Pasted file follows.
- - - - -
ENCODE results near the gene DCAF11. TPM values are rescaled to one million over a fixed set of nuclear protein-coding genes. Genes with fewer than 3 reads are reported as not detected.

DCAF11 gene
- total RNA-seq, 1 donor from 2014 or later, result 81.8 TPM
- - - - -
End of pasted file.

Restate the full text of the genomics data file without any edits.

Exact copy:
ENCODE results near the gene DCAF11. TPM values are rescaled to one million over a fixed set of nuclear protein-coding genes. Genes with fewer than 3 reads are reported as not detected.

DCAF11 gene
- total RNA-seq, 1 donor from 2014 or later, result 81.8 TPM